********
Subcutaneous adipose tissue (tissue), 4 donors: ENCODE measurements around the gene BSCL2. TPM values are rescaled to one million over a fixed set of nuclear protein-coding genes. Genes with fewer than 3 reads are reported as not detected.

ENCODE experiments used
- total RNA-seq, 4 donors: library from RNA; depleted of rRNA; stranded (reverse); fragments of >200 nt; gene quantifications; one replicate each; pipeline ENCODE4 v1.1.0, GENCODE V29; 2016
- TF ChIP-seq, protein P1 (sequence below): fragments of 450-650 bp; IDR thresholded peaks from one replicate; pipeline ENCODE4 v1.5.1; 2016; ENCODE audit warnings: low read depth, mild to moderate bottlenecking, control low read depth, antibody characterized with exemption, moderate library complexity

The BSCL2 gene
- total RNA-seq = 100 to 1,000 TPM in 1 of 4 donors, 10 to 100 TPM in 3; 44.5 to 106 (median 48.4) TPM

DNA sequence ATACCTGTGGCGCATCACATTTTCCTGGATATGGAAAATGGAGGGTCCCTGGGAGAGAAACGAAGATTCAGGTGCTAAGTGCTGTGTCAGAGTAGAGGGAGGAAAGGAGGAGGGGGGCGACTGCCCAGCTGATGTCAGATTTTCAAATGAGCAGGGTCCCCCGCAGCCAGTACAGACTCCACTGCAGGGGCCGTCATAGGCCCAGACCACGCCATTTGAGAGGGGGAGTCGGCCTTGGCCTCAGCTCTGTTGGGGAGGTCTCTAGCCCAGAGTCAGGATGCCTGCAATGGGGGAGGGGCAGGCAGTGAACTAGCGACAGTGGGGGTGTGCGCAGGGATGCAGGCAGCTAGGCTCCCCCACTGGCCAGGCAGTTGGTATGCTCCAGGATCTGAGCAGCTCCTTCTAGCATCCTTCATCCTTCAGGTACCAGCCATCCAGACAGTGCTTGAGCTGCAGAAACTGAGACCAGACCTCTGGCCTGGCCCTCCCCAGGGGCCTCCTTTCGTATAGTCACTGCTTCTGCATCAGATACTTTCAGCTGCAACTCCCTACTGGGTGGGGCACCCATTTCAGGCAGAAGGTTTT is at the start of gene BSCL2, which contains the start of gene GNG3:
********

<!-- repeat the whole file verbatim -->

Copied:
Subcutaneous adipose tissue (tissue), 4 donors: ENCODE measurements around the gene BSCL2. TPM values are rescaled to one million over a fixed set of nuclear protein-coding genes. Genes with fewer than 3 reads are reported as not detected.

ENCODE experiments used
- total RNA-seq, 4 donors: library from RNA; depleted of rRNA; stranded (reverse); fragments of >200 nt; gene quantifications; one replicate each; pipeline ENCODE4 v1.1.0, GENCODE V29; 2016
- TF ChIP-seq, protein P1 (sequence below): fragments of 450-650 bp; IDR thresholded peaks from one replicate; pipeline ENCODE4 v1.5.1; 2016; ENCODE audit warnings: low read depth, mild to moderate bottlenecking, control low read depth, antibody characterized with exemption, moderate library complexity

The BSCL2 gene
- total RNA-seq = 100 to 1,000 TPM in 1 of 4 donors, 10 to 100 TPM in 3; 44.5 to 106 (median 48.4) TPM

DNA sequence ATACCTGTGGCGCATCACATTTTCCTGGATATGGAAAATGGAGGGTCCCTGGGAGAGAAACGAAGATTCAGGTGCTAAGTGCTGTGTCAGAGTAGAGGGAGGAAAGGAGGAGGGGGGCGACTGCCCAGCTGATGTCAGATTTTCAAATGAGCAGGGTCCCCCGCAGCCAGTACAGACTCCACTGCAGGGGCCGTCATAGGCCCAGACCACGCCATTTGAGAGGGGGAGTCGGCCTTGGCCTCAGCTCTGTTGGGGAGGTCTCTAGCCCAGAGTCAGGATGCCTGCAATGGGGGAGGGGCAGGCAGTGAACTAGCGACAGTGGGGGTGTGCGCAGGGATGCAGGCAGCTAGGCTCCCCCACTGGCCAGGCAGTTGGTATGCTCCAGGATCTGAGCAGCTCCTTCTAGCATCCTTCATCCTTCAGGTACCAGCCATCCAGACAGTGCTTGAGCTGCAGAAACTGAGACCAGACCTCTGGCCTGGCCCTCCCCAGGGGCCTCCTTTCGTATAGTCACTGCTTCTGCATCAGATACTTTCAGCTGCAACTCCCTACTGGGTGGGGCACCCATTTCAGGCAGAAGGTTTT is at the start of gene BSCL2, which contains the start of gene GNG3: